99.9% of our DNA is identical for all human beings.  Yet, there is enough variety left in that remaining 0.1% to make each of us unique.
Your individual DNA gives you your distinctive appearance-- your height, nose, skin color, eyes, hair...even your peculiar toes.  It's the only thing that distinguishes you from that goofy looking guy over in the corner.   

Similarly, it's amazing how illustrators working in the same medium and painting the identical subject can end up with such widely divergent results.  Somewhere in that .1% resides an infinite variety of styles.  Here are some examples of how talented illustrators responded differently to the same subject: in this case, a few people in a small boat on the water.

In this first splendid illustration, Tim Bower envisions waves like rows of pyramids...

Contrast Bower's treatment of water with Coby Whitmore's more fluid approach...


Then compare both of them with John Gannam's approach in this 1938 illustration.  Gannam uses a dryer brush to make thrusts like a Franz Kline abstract expressionist painting.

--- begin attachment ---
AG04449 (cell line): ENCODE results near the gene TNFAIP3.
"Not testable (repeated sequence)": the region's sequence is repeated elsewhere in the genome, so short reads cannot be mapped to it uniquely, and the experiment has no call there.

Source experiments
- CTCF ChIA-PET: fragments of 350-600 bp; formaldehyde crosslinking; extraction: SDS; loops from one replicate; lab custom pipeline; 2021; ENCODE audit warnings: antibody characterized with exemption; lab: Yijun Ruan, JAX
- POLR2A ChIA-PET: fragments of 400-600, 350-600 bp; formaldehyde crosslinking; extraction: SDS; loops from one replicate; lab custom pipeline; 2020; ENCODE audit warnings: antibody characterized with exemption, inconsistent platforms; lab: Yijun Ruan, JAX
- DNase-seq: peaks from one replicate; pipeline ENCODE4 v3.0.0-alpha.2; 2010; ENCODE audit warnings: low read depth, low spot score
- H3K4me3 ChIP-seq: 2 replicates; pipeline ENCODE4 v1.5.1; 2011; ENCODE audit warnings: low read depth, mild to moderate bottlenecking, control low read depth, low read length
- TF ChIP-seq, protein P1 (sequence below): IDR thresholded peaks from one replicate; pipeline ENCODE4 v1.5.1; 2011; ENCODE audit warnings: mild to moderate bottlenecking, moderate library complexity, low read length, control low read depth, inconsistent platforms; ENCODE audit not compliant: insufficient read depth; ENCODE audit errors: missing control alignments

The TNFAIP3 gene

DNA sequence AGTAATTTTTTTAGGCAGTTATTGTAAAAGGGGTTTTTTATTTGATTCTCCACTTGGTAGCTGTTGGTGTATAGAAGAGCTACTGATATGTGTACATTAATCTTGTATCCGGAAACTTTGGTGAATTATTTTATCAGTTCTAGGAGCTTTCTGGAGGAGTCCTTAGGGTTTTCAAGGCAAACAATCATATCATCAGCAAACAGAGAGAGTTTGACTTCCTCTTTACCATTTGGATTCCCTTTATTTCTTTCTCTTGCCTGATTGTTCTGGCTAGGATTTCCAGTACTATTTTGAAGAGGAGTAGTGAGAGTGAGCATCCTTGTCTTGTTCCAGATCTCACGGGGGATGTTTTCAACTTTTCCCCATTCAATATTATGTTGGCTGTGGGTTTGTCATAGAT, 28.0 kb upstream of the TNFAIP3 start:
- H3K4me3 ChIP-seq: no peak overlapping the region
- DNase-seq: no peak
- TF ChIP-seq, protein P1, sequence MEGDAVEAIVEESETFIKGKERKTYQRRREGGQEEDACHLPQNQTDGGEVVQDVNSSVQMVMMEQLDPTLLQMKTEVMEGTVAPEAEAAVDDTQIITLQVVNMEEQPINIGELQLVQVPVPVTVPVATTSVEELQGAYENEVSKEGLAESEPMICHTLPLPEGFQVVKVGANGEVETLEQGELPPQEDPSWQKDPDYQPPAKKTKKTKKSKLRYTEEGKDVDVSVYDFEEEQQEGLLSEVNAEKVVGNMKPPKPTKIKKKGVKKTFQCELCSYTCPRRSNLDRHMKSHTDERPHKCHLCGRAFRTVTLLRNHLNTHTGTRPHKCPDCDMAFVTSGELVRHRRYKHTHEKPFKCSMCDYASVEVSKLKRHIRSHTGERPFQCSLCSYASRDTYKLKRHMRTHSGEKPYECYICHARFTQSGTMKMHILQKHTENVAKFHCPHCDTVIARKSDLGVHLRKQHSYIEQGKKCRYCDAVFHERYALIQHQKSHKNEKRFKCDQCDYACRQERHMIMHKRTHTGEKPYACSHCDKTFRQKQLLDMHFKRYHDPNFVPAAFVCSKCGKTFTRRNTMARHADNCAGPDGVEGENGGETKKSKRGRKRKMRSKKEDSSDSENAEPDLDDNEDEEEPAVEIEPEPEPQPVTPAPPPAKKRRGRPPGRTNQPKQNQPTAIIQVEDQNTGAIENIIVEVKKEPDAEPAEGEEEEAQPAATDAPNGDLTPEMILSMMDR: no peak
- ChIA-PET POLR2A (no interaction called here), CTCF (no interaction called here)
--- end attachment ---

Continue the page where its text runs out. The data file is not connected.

N.C. Wyeth (who understood plenty about water) painted the following boat in profile in order to highlight the water splashing off the bow.


 Bernie Fuchs (who understood plenty about design) perceived the same water off the bow very differently.

Here is another Fuchs variation on our theme, this time arranged from a great distance:

Another talented illustrator, Robert M. Cunningham, was famous for simplifying his pictures to their essence.  Here he displays his distinctive form of brilliance: 

Note the wisdom in Cunningham's deckled surf

Below, Austin Briggs shows he too can perceive the world in flat shapes and colors, but with a very different, impressionistic result:

It would be easy to continue with another hundred variations of people in a boat. All these artists started out composed 99.9% of the same DNA, yet look at the rich, marvelous variety of their work!

I tell you, it's a glorious damn world.

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